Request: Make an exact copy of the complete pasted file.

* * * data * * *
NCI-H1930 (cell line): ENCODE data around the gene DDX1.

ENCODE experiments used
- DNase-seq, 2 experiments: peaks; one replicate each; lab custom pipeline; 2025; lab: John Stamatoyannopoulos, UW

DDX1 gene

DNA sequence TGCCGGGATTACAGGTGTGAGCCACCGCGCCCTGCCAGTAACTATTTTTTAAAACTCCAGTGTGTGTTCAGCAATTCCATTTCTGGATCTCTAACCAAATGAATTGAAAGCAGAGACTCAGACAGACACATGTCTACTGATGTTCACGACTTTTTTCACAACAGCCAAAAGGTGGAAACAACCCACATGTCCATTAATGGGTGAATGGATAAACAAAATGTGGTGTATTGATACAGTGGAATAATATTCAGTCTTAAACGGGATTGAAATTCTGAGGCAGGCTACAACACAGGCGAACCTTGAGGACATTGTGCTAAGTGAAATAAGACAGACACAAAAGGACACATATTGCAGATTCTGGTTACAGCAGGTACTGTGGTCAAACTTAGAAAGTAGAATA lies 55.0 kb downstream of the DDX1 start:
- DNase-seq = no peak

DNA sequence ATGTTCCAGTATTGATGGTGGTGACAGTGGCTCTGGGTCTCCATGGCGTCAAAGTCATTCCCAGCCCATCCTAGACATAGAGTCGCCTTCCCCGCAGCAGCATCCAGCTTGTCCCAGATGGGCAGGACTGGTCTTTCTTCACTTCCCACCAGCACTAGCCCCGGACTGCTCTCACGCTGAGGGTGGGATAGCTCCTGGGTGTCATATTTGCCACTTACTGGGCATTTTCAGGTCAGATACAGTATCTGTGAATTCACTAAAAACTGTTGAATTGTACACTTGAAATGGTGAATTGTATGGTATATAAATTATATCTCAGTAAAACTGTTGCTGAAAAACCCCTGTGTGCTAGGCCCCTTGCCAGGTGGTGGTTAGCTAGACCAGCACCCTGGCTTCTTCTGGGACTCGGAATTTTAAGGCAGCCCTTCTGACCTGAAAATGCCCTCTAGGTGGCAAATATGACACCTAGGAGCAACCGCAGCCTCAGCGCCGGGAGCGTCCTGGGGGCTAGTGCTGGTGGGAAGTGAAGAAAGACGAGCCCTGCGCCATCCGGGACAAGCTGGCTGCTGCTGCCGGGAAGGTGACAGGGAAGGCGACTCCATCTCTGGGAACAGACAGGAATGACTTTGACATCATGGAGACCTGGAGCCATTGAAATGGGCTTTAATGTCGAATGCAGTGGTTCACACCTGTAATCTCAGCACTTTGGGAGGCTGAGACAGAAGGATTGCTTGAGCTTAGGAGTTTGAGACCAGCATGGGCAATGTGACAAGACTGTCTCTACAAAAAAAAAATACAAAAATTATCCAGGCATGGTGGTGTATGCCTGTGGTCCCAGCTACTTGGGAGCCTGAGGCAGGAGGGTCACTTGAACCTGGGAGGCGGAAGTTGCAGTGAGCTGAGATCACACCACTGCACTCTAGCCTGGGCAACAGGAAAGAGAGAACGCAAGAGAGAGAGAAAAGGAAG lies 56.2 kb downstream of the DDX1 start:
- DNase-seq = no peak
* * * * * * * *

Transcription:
NCI-H1930 (cell line): ENCODE data around the gene DDX1.

ENCODE experiments used
- DNase-seq, 2 experiments: peaks; one replicate each; lab custom pipeline; 2025; lab: John Stamatoyannopoulos, UW

DDX1 gene

DNA sequence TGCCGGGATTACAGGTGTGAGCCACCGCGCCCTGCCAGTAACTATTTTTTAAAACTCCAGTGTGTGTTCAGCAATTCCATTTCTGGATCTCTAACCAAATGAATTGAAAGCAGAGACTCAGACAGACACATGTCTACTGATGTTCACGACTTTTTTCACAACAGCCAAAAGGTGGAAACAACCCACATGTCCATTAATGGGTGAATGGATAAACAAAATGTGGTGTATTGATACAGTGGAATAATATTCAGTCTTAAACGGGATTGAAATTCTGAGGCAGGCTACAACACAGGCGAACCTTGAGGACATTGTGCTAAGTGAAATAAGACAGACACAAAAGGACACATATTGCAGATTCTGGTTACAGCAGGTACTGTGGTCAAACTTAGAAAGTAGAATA lies 55.0 kb downstream of the DDX1 start:
- DNase-seq = no peak

DNA sequence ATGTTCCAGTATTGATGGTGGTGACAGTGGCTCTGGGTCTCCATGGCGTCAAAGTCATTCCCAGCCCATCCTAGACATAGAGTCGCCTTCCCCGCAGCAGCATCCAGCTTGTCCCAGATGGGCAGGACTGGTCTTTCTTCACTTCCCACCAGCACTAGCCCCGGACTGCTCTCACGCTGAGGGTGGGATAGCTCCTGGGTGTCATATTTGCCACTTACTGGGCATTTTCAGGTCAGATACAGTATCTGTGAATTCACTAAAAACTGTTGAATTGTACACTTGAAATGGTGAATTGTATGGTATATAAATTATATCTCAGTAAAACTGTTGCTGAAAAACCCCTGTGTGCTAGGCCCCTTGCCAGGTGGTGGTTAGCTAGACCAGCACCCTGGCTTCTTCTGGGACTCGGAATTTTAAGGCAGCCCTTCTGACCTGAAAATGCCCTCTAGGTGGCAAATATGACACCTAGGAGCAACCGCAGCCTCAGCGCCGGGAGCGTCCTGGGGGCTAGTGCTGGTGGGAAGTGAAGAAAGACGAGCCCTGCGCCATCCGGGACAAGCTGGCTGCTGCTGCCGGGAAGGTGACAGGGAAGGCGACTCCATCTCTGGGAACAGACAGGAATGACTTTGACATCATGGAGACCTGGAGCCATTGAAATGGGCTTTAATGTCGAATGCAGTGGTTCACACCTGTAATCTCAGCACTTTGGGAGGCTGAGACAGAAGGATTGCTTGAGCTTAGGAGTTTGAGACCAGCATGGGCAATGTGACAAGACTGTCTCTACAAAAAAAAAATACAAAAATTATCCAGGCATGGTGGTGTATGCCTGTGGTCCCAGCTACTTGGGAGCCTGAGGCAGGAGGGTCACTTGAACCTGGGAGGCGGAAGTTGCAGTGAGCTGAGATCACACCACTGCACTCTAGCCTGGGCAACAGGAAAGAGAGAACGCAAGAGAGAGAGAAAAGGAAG lies 56.2 kb downstream of the DDX1 start:
- DNase-seq = no peak